The study found that a certain regimen of chemotherapy is more effective on one tumor type, while a different drug works best on the other, setting the groundwork for a more effective approach to treating gastric cancer patients.
"Our study is the first to show that a proposed molecular classification of gastric cancer can identify genomic subtypes that respond differently to therapies, which is crucial in efforts to customize treatments for patients," said Patrick Tan, senior author of the study and associate professor in the Cancer and Stem Cell Biology Program at the Duke-NUS Graduate Medical School.
Earlier a microscopic pathology test developed in 1960 broadly described how well the tumor cells clumped together, typing them intestinal and diffuse - known as the Lauren classification.
"Most gastric cancer patients today are still being treated with a common one-size-fits-all regimen," said Tan, who also serves as group leader at the Genome Institute of Singapore and a senior investigator at the Cancer Sciences Institute of Singapore.
"One reason for this is that the Lauren classification requires significant gastric cancer experience and there is considerable variation in classifying gastric cancers, even among qualified pathologists," Tan said.
But the genetic findings by the Singapore-based researchers add greater specificity to the microscopic classifications and, for the first time, provide some guidance for doctors to prescribe effective treatments.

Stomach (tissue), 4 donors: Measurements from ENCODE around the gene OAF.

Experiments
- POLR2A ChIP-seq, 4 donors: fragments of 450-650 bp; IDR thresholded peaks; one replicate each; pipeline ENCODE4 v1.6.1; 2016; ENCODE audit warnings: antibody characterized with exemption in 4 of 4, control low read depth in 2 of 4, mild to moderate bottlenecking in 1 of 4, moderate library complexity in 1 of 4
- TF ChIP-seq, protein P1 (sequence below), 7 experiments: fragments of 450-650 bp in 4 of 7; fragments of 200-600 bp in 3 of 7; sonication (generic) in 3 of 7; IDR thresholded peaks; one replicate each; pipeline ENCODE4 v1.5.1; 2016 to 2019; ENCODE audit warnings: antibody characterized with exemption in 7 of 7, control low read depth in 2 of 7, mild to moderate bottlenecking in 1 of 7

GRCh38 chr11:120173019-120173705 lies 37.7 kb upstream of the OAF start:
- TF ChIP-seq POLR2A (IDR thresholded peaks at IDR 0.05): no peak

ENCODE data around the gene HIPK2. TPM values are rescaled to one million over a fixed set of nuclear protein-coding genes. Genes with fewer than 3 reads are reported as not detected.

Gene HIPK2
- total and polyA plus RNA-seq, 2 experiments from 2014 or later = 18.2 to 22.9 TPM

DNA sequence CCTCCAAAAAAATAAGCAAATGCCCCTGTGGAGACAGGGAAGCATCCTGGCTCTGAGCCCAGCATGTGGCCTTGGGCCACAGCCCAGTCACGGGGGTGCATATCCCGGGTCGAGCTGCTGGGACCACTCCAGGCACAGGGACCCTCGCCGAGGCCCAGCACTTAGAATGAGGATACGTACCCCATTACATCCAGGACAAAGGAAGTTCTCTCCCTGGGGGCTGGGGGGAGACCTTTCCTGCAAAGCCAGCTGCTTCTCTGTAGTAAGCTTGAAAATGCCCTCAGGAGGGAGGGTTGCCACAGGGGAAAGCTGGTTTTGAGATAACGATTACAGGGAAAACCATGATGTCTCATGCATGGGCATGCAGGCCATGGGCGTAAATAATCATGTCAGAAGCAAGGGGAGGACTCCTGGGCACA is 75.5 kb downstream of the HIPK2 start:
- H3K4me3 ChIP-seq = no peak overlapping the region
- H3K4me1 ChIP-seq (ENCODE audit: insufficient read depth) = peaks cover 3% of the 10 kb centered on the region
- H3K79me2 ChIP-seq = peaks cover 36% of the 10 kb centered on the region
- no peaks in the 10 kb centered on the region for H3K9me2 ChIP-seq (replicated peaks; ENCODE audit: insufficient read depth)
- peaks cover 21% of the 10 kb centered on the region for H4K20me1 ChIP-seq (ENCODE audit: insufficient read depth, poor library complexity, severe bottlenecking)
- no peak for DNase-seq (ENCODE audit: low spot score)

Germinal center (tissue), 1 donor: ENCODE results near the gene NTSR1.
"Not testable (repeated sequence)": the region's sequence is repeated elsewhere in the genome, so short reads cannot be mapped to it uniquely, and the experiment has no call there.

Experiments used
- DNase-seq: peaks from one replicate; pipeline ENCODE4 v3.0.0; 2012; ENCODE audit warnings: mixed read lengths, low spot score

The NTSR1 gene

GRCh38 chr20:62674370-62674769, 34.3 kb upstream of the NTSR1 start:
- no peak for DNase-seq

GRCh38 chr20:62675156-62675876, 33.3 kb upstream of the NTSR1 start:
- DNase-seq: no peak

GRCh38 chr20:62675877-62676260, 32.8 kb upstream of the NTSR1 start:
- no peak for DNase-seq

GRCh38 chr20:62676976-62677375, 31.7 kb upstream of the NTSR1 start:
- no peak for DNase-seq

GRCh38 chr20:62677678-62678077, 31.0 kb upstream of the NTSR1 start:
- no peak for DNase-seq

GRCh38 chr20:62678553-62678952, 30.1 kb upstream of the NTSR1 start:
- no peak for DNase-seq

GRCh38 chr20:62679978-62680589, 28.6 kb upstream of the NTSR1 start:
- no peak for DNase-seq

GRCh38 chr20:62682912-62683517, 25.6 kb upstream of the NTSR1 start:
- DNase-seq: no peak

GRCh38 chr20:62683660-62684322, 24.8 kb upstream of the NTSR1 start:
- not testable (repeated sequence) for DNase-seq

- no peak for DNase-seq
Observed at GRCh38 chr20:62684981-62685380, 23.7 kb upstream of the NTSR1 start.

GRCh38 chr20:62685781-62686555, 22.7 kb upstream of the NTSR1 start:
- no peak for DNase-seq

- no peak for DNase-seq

The team first analyzed 37 gastric cancer cell lines, which were pure cancer cells free of blood, tissue, and other adulterations that could skew results.
Gene expression profiles yielded highly distinct patterns that indicated the two subtypes. In 64 percent of cases, the genetic subtypes validated the Lauren classifications - either intestinal or diffuse. In the other 36 percent of cases, the genomic process distinguished the subtypes where the pathology test could not.
"It was quite reassuring to us that the genomic subtypes were associated with Lauren's system," Tan said. "There is a general assumption in the field that intestinal and diffuse gastric cancers (as classified by Lauren) represent two very different versions of gastric cancer, and now genomic data confirms this by demonstrating that the two genomic subtypes have very different molecular patterns."
The intestinal-type tumors showed significantly better response to the chemotherapies 5-fluorouracil and oxaliplatin, and were more resistant to cisplatin than the diffuse tumors.
"The exact mechanistic reasons for this difference are currently unclear, and this is an area that we are actively working on," Tan said, adding that the researchers are working to find subtype-specific molecular vulnerabilities to drugs.
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